It might all sound a bit convoluted and bonkers, but believe me, it all made sense. It was helped by the pacing of the show. We had a deliberately slow start with songs from the latest album, in which Kendrick seemed to be questioning himself given how little has changed for the better in America and elsewhere in the five years since he last graced us with his presence. Bit-by-bit, he introduced the bangers, with some of his best-known and best-loved songs from ‘good kid, m.A.A.d city’, To ‘Pimp A Butterfly’, and ‘DAMN’, prompting mass sing-a-longs and dancing from the hyped-up standing audience, all of whom at some point would have found themselves a matter of yards from the main man, thanks to the stage design and his constant pacing up and down, barely pausing for breath.
After a jaw-dropping version of Alright, which addresses the post-pandemic world we find ourselves becoming accustomed to, he takes things right down again over the final eight songs, which are all either from the new album or are covers of songs by Baby Keem as part of a highly energetic mini-set in which Kendrick is more than happy to have the spotlight shine on someone else. Again, it makes sense given the final three songs and the actual conclusion of the show.
Alright – Kendrick Lamar (2015, Interscope Records, Taken from ‘To Pimp A Butterfly’)
There is the slow-paced and piano-driven Crown, during which Kendrick, seated at the instrument with a harsh spotlight shining on him, comes to the conclusion that he is incapable of pleasing everybody, which really is no surprise given the conflicting demands placed on him.
Crown – Kendrick Lamar (2022, Interscope Records, Taken from ‘Mr Morale & The Big Steppers’)
It is followed up by the stomping and hypnotic ‘Mr.Morale’, which has the spoken intro of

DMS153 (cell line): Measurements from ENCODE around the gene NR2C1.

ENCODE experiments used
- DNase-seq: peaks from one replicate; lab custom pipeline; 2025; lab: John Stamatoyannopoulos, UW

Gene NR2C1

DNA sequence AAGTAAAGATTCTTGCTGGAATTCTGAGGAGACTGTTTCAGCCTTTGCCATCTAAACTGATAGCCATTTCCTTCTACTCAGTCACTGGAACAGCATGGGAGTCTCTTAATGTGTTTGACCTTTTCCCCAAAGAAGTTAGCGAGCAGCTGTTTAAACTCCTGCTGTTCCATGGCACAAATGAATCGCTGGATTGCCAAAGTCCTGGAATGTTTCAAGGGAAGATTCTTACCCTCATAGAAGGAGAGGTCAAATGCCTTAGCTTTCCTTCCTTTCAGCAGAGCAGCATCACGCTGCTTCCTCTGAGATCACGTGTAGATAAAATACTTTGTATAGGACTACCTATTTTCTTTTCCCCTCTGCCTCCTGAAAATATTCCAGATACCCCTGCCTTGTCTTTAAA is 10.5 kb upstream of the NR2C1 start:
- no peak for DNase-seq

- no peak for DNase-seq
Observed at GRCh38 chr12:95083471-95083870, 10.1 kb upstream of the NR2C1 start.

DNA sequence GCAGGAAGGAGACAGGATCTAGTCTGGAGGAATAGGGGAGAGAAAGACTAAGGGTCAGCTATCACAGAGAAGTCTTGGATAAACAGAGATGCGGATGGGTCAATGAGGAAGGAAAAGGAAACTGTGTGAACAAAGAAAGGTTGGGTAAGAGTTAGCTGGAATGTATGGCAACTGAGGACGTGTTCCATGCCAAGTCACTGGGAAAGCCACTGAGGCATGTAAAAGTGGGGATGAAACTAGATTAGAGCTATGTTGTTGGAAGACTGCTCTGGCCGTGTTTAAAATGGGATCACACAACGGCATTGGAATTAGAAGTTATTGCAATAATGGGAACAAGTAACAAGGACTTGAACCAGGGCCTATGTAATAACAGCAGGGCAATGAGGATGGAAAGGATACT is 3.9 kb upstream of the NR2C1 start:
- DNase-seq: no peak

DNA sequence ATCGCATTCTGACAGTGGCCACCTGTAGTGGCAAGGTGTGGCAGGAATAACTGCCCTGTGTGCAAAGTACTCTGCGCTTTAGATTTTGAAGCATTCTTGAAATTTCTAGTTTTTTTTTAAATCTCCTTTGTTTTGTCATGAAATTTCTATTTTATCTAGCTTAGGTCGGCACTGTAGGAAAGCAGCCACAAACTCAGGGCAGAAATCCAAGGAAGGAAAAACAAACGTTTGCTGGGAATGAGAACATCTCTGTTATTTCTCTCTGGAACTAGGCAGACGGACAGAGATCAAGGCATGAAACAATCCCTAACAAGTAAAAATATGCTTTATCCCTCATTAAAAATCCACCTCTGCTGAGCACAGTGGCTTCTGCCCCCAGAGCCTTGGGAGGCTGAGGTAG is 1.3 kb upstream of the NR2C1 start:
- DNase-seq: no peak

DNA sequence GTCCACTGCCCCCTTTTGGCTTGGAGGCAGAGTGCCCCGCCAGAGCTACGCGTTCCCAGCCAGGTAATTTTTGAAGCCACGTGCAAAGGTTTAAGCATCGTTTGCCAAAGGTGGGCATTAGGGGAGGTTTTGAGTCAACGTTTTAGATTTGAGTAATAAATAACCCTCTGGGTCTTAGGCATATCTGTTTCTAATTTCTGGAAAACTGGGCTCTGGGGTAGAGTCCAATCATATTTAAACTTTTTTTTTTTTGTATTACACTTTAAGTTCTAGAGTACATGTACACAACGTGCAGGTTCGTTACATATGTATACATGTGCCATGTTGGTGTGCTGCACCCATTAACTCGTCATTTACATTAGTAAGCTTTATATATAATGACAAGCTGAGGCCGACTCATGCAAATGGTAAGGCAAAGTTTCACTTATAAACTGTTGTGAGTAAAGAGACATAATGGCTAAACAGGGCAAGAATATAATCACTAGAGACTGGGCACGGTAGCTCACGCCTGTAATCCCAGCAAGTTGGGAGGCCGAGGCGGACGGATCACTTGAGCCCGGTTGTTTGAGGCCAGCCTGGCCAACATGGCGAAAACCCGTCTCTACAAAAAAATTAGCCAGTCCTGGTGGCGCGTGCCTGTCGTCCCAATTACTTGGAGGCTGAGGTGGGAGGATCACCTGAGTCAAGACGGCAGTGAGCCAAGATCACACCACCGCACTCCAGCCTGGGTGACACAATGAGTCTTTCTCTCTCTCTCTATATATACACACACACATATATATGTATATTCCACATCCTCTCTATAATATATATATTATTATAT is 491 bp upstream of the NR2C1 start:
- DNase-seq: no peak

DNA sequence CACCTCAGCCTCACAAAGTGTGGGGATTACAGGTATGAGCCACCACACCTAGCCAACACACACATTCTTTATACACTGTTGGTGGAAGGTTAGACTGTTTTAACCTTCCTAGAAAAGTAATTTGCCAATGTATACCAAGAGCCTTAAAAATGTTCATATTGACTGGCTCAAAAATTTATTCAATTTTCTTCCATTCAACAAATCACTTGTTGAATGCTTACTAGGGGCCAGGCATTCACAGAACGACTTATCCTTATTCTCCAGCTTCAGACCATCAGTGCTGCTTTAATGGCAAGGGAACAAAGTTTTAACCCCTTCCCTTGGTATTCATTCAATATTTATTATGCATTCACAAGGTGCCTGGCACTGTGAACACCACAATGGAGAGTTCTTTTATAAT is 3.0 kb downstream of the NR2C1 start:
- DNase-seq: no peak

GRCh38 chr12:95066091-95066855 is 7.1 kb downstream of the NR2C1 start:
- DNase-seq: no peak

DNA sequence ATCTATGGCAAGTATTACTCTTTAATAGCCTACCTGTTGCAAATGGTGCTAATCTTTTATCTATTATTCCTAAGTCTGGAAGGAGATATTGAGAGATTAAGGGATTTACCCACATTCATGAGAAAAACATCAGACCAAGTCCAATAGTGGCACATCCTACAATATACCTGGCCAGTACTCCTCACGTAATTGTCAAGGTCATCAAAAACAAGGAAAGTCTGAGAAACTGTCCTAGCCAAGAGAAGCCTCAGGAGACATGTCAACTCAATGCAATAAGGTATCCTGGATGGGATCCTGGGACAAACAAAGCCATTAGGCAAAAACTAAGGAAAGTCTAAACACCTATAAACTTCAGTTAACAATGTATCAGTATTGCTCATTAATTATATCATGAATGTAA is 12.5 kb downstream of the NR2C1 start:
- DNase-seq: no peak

‘It was one of the worst performances I have seen in my life. I couldn’t sleep last night because I felt this shit.’
There wasn’t anyone standing or sitting there at the Glasgow Hydro who would agree with such a sentiment, as we had all been fortunate enough to be in the presence of a genius. It was at this moment, I thought of the late Prince, and the reaction he always seemed to invoke from his fans whenever he took to the stage.
Finally, the evening ended with Savior, which, given all that had come beforehand, was inevitable. It opens up with Kendrick more or less demanding not to be placed on any pedestal as he is not our saviour, before he spits out a lyric that deals with so much of what has dominated the headlines of the past five years, – cancel culture, the nonsensical arguments over vaccinations, Black Lives Matter, the war in Ukraine and those who believe there is merit in alternate truths. He may not be our our great redeeemer, but he is, undoubtedly, someone who should be listened to, as he talks a great deal of sense.
Saviour – Kendrick Lamar (2022, Interscope Records, Taken from ‘Mr Morale & The Big Steppers’)
He ends as he started, at the piano, which is lowered slowly below the stage with Kendrick’s final words being a promise – ‘I WILL be back”.
There is no curtain call, far less any suggestion of an encore. The house lights come up and 12,000 people take their leave, knowing they have been witness to something that will live with them for a long time. I’m willing to bet that everyone who went out into the cold and wet night air, was hoping Kendrick decides to make good on his farewell promise, and sooner rather than later.